Posted January 23, 2020

Professor’s novel garners national media acclaim

Long Bright River, by Associate Professor Liz Moore, has been highlighted in the New York Times and on Good Morning America.

Liz Moore with ABC's Amy Robach
Photography By: 
Rosemary Fahmie
Liz Moore, left, associate professor of English and creative writing, sits for an interview with Good Morning America’s Amy Robach at the College of Liberal Arts.

It’s not every day that a newly released novel is hailed as one of the most anticipated novels of the year by the media. But that’s exactly what College of Liberal Arts English and Creative Writing Associate Professor Liz Moore accomplished earlier this month with Long Bright River.

Long Bright River, Moore’s fourth novel, released earlier this month, was met with high praise from publications including the New York Times, the Philadelphia Inquirer, the Wall Street Journal and the Washington Post. Readers have also responded positively, propelling the book to the top 10 overall in fiction on the New York Times Best Sellers List, and to No. 6 on the hardcover fiction best sellers list as of Jan. 22. 

Some have even predicted that the book will attain as wide a readership as books like Gillian Flynn’s Gone Girl and Paula Hawkins’ The Girl on the Train—perhaps because, like those novels, Long Bright River is a crime drama with a propulsive plot and a female protagonist.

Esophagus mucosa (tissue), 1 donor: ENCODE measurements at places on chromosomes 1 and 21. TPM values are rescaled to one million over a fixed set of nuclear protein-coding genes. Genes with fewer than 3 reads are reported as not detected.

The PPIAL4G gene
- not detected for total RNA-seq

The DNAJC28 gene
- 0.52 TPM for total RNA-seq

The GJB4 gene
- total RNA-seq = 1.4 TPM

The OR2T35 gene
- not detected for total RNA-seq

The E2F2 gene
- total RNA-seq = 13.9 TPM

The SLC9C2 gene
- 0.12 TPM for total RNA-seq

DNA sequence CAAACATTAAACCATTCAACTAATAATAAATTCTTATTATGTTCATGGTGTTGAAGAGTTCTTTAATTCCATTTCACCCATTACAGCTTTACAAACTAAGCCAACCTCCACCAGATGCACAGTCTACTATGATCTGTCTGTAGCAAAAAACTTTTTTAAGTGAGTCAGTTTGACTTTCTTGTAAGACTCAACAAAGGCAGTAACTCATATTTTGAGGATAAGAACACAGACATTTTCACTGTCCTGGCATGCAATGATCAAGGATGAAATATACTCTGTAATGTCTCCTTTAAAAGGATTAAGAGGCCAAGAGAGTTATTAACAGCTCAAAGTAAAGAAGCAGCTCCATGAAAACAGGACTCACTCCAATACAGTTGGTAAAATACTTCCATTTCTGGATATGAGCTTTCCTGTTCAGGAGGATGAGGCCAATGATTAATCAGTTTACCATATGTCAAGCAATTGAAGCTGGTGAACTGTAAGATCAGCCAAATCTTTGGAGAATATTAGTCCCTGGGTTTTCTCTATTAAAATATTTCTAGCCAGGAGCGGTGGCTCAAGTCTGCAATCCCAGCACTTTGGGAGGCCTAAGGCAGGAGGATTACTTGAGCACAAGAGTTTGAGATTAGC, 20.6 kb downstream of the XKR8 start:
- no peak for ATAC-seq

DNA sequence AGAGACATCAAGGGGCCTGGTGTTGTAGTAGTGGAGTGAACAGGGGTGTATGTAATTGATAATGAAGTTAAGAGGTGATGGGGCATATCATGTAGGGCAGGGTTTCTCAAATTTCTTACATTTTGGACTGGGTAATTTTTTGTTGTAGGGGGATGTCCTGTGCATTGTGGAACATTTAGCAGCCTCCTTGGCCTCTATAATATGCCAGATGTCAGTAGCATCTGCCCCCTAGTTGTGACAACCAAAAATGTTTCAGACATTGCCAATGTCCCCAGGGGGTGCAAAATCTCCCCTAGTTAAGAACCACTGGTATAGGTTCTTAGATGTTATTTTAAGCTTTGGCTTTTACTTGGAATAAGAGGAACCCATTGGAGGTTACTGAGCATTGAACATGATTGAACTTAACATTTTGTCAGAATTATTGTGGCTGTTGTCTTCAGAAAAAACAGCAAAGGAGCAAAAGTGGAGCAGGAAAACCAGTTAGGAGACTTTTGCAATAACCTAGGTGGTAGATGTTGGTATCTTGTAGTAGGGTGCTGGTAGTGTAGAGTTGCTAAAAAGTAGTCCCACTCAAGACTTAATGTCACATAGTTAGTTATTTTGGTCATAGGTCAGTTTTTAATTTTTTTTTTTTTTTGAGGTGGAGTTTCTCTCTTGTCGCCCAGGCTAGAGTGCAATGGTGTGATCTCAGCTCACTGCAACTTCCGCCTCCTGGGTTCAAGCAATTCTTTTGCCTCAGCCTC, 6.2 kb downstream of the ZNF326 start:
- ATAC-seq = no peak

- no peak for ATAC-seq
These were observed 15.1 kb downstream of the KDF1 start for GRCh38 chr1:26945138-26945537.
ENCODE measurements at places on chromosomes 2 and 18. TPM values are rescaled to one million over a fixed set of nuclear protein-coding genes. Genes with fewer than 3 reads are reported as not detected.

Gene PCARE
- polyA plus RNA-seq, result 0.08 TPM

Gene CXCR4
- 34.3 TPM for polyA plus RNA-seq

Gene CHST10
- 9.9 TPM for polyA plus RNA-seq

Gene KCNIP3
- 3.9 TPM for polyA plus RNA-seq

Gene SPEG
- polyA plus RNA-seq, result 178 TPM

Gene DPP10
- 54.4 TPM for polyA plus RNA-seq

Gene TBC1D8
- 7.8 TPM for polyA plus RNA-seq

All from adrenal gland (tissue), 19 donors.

On Friday, Jan. 24, Moore appeared on Good Morning America in a segment filmed on Main Campus and in Philadelphia’s Kensington neighborhood, where the novel is set.

In her Good Morning America interview, Moore talks about the book’s long journey from idea to reality. Writing a novel usually takes her four years from conception to completion. It’s now been two years since she sold Long Bright River to Riverhead Books, and the novel has since been optioned by Hollywood for a film adaptation. 

Releasing the book to such high praise and media attention has been a happy but hectic experience for Moore.

“I've got two little kids. I teach full time,” she said. “I feel good in this moment, and I also always have this other awareness that the book is about the pretty serious subject of addiction and all the things that go hand-in-hand with that. Also I feel a little bit subdued when I think about what the book is about, and so I kind of swing back and forth between those two emotions.”

Read more about Moore and Long Bright River.